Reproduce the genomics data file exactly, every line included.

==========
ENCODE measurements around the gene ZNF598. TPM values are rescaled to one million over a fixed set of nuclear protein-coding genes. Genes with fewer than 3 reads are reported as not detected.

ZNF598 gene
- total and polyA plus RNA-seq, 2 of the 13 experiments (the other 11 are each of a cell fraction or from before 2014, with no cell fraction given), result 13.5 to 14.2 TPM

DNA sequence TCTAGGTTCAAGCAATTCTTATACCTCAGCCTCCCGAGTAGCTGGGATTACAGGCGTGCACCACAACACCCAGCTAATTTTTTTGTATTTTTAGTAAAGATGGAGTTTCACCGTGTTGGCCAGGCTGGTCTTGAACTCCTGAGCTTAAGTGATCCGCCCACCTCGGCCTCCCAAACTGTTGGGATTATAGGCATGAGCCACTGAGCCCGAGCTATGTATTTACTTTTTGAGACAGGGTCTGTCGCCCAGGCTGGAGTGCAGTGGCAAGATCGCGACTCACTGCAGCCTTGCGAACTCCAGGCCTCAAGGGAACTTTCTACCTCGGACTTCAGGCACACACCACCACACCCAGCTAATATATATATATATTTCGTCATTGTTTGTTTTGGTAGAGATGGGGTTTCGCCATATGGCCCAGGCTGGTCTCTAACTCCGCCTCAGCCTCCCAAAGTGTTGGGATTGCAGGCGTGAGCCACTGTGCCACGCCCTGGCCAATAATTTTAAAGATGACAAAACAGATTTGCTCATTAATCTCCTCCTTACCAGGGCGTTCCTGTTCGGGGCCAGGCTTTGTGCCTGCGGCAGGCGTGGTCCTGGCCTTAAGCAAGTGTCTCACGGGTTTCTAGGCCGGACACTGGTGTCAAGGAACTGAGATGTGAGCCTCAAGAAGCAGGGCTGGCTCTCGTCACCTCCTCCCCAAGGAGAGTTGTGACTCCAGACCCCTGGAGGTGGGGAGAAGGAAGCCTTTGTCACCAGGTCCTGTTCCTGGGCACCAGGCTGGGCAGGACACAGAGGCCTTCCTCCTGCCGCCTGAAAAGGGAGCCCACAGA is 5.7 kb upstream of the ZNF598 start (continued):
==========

ENCODE measurements around the gene ZNF598. TPM values are rescaled to one million over a fixed set of nuclear protein-coding genes. Genes with fewer than 3 reads are reported as not detected.

ZNF598 gene
- total and polyA plus RNA-seq, 2 of the 13 experiments (the other 11 are each of a cell fraction or from before 2014, with no cell fraction given), result 13.5 to 14.2 TPM

DNA sequence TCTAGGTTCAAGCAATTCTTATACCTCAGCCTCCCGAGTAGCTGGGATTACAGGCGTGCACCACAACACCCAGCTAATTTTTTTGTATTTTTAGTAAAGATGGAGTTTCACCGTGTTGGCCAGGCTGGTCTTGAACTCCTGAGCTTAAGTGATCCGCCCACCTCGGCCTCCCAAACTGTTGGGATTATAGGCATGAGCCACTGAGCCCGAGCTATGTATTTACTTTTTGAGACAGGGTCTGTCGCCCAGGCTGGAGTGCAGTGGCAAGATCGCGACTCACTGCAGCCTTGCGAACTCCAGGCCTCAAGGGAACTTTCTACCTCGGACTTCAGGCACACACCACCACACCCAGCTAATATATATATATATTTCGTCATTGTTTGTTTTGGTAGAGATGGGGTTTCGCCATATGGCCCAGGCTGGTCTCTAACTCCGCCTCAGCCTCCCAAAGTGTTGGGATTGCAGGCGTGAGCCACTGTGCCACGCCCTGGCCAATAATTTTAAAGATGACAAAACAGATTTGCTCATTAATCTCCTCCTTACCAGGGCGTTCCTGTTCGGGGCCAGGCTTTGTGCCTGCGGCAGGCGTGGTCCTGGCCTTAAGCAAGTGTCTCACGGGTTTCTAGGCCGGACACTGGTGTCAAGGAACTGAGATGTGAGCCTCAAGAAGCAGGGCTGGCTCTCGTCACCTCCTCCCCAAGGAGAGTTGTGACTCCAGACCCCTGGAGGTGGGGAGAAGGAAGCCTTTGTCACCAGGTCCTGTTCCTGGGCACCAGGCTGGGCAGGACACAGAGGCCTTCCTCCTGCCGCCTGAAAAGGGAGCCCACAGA is 5.7 kb upstream of the ZNF598 start (continued):